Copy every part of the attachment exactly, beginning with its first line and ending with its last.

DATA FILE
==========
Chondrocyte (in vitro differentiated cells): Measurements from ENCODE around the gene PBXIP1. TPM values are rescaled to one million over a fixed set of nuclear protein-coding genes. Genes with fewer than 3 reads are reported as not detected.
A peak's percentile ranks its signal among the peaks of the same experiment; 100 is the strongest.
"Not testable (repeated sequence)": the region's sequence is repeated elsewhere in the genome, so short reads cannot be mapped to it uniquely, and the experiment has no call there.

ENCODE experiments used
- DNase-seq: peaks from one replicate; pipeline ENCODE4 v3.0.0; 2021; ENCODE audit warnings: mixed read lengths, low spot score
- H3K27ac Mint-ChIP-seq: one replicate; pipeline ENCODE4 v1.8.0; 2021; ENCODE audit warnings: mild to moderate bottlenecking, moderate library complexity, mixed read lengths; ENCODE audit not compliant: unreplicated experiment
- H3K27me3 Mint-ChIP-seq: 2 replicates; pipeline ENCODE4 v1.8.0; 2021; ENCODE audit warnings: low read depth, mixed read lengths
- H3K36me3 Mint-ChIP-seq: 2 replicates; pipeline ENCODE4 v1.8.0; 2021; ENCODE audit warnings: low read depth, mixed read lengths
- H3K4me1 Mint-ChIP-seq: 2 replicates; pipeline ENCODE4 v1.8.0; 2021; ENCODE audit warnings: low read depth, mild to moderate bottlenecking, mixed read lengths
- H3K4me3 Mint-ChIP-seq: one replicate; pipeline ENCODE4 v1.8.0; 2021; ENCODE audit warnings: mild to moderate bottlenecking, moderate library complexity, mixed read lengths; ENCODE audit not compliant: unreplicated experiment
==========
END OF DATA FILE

Chondrocyte (in vitro differentiated cells): Measurements from ENCODE around the gene PBXIP1. TPM values are rescaled to one million over a fixed set of nuclear protein-coding genes. Genes with fewer than 3 reads are reported as not detected.
A peak's percentile ranks its signal among the peaks of the same experiment; 100 is the strongest.
"Not testable (repeated sequence)": the region's sequence is repeated elsewhere in the genome, so short reads cannot be mapped to it uniquely, and the experiment has no call there.

ENCODE experiments used
- DNase-seq: peaks from one replicate; pipeline ENCODE4 v3.0.0; 2021; ENCODE audit warnings: mixed read lengths, low spot score
- H3K27ac Mint-ChIP-seq: one replicate; pipeline ENCODE4 v1.8.0; 2021; ENCODE audit warnings: mild to moderate bottlenecking, moderate library complexity, mixed read lengths; ENCODE audit not compliant: unreplicated experiment
- H3K27me3 Mint-ChIP-seq: 2 replicates; pipeline ENCODE4 v1.8.0; 2021; ENCODE audit warnings: low read depth, mixed read lengths
- H3K36me3 Mint-ChIP-seq: 2 replicates; pipeline ENCODE4 v1.8.0; 2021; ENCODE audit warnings: low read depth, mixed read lengths
- H3K4me1 Mint-ChIP-seq: 2 replicates; pipeline ENCODE4 v1.8.0; 2021; ENCODE audit warnings: low read depth, mild to moderate bottlenecking, mixed read lengths
- H3K4me3 Mint-ChIP-seq: one replicate; pipeline ENCODE4 v1.8.0; 2021; ENCODE audit warnings: mild to moderate bottlenecking, moderate library complexity, mixed read lengths; ENCODE audit not compliant: unreplicated experiment